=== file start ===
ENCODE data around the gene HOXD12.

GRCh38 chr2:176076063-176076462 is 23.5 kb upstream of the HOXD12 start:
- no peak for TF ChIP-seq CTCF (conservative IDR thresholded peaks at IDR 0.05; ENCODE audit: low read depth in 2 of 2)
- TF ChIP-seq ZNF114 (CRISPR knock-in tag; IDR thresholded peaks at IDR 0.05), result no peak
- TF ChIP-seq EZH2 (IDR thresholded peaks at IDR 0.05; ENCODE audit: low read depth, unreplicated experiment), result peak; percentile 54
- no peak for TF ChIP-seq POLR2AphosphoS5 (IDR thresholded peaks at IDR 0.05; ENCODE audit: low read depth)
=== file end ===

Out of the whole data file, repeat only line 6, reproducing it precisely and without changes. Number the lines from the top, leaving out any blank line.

- no peak for TF ChIP-seq POLR2AphosphoS5 (IDR thresholded peaks at IDR 0.05; ENCODE audit: low read depth)